Political Piñata Amtrak Is the Fastest Growing Transportation Mode

Amtrak has seen ridership grow 55 percent since 1997, faster than any other transportation mode. Image: ##http://www.brookings.edu/research/reports/2013/03/01-passenger-rail-puentes-tomer## Brookings##

Let it be known: Amtrak is the fastest!

Fastest-growing, that is. Since 1997, Amtrak ridership has grown 55 percent — faster than the general population, faster then GDP, faster than air travel, faster than driving, faster than any other mode of transportation.

Even in a difficult political environment, more people are choosing Amtrak, according to a new analysis by the Brookings Institution. A record 31 million passengers took advantage of the rail service in 2012.

But the picture is very uneven. Almost two-thirds of Amtrak’s total ridership comes from just ten metro areas — mostly big cities in the Northeast Corridor and in California. The New York metro area alone accounted for more than 17 percent of boardings and disembarkments. Greater Washington, D.C. accounted for a 9 percent share and Philadelphia 8.5 percent.

Big cities, in general, make up a disproportionate share of Amtrak ridership. Together, America’s 100 largest metro areas combine to produce almost 90 percent of all the agency’s trips, Brookings found.

But it appears the single biggest determinant of the success of an Amtrak line, however, is the length of the trip. Routes under 400 miles — short-distance corridors — carried 83 percent of all riders. Almost all of the ridership gains over the last 16 years came from the 26 routes that travel distances less than 400 miles. These routes, taken together, operate at a profit.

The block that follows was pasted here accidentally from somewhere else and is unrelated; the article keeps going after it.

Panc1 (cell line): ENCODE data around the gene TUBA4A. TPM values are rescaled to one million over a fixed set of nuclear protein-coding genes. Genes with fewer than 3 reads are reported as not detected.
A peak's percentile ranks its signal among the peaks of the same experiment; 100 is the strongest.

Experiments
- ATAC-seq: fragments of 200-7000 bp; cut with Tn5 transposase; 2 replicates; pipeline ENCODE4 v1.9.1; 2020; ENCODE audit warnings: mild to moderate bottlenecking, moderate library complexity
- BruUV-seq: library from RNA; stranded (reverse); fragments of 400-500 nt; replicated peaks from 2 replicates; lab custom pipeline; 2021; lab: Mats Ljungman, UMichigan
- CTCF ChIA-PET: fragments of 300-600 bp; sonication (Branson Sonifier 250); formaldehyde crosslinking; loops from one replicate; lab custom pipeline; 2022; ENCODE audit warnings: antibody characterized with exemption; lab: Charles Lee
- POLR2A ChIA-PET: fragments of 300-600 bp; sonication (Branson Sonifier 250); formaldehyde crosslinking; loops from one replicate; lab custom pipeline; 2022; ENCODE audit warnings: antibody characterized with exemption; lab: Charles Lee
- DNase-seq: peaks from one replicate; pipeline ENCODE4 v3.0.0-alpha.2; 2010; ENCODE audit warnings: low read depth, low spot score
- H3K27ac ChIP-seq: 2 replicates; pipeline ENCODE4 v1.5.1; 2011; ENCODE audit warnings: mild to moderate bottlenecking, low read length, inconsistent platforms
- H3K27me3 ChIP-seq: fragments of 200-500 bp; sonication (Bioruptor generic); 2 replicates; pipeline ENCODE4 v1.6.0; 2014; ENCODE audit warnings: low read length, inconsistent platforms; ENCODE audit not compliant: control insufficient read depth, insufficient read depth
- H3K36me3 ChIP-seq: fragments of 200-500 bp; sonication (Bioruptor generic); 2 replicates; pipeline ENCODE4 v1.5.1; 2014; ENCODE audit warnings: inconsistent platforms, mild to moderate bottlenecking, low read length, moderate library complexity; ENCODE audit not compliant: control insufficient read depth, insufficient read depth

“Simply put, short-distance routes are the engines of Amtrak ridership,” wrote authors Robert Puentes, Adie Tomer, and Joseph Kane.

On the other hand, Amtrak’s 18 long-distance routes carried less than 20 percent of all riders but accounted for 43 percent of Amtrak’s route-related operating costs. Every single one of these routes lost money in 2011. Those losses were great enough to offset the gains made by the more popular routes — hence the ghastly “subsidies” that Amtrak takes such a beating for in Congress.

Brookings recommends that long-distance, money-losing routes should require state financial support. Currently, federal law requires just the opposite, requiring states only to support routes within their borders that are under 750 miles.